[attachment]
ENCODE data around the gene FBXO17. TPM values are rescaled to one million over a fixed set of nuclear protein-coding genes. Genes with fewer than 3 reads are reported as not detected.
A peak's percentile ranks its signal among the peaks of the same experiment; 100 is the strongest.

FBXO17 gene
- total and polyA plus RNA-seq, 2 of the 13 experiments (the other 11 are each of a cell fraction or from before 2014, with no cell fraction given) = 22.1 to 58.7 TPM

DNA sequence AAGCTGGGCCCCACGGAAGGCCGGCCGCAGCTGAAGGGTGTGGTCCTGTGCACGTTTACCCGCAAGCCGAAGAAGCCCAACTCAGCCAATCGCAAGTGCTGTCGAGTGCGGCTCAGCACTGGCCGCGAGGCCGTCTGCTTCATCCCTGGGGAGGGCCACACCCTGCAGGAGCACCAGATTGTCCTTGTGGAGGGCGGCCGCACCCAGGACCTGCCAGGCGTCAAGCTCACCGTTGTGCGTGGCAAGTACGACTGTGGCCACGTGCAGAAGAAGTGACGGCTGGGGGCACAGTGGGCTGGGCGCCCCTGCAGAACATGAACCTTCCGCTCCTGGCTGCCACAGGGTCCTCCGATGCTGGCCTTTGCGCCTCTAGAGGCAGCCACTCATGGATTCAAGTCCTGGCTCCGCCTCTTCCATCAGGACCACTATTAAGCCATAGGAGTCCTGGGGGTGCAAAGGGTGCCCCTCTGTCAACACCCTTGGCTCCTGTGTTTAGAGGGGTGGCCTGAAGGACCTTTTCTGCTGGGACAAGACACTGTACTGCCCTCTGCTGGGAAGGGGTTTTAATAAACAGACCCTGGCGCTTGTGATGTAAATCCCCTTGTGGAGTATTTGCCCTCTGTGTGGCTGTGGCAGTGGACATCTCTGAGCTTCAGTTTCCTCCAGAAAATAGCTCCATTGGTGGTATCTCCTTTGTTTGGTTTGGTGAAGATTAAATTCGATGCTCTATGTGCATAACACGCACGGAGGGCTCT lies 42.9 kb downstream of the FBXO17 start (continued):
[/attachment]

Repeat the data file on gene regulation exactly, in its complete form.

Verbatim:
ENCODE data around the gene FBXO17. TPM values are rescaled to one million over a fixed set of nuclear protein-coding genes. Genes with fewer than 3 reads are reported as not detected.
A peak's percentile ranks its signal among the peaks of the same experiment; 100 is the strongest.

FBXO17 gene
- total and polyA plus RNA-seq, 2 of the 13 experiments (the other 11 are each of a cell fraction or from before 2014, with no cell fraction given) = 22.1 to 58.7 TPM

DNA sequence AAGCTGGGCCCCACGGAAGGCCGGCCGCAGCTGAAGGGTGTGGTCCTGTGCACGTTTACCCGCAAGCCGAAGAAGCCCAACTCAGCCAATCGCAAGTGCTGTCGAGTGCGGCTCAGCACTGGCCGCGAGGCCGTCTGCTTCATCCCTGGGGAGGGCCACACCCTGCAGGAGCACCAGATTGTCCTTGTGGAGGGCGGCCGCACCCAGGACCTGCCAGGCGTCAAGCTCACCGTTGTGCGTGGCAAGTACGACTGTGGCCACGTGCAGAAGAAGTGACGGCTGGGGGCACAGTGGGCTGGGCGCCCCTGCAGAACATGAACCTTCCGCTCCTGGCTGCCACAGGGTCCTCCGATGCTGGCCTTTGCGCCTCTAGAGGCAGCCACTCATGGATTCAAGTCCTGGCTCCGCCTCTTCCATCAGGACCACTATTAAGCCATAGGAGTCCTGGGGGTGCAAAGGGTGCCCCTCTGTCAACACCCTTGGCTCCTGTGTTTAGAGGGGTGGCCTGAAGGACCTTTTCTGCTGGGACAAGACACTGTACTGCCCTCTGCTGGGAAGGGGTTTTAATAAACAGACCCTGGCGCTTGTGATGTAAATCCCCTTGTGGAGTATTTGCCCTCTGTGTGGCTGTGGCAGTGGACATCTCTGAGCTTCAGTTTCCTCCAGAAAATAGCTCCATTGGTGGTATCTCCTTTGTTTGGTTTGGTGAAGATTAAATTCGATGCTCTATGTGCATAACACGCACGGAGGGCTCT lies 42.9 kb downstream of the FBXO17 start (continued):